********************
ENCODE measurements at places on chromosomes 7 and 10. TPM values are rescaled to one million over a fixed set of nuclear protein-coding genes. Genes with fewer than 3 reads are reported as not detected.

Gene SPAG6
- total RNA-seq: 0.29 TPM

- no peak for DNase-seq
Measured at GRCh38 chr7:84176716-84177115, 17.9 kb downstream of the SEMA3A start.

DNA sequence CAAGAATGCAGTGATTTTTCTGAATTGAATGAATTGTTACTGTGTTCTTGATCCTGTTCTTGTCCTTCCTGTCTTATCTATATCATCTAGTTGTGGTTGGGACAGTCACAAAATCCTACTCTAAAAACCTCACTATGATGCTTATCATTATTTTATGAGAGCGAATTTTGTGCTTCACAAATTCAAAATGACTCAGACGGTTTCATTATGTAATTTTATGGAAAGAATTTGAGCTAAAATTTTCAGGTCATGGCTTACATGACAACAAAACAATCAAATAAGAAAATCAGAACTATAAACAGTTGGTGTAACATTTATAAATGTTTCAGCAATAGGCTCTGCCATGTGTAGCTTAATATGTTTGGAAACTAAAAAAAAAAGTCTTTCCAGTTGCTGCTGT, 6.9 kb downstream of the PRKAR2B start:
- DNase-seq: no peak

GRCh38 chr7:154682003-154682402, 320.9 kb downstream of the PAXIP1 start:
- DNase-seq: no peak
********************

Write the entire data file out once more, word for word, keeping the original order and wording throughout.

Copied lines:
ENCODE measurements at places on chromosomes 7 and 10. TPM values are rescaled to one million over a fixed set of nuclear protein-coding genes. Genes with fewer than 3 reads are reported as not detected.

Gene SPAG6
- total RNA-seq: 0.29 TPM

- no peak for DNase-seq
Measured at GRCh38 chr7:84176716-84177115, 17.9 kb downstream of the SEMA3A start.

DNA sequence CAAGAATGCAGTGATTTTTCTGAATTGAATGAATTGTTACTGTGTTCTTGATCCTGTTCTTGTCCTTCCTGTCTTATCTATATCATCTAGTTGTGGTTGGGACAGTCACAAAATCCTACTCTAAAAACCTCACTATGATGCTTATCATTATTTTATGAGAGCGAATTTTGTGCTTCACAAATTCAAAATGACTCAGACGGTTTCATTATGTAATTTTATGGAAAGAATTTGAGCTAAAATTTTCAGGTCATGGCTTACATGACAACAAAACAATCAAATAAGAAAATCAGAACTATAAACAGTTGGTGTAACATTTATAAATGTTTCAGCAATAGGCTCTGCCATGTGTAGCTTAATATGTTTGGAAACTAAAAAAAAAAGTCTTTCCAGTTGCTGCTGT, 6.9 kb downstream of the PRKAR2B start:
- DNase-seq: no peak

GRCh38 chr7:154682003-154682402, 320.9 kb downstream of the PAXIP1 start:
- DNase-seq: no peak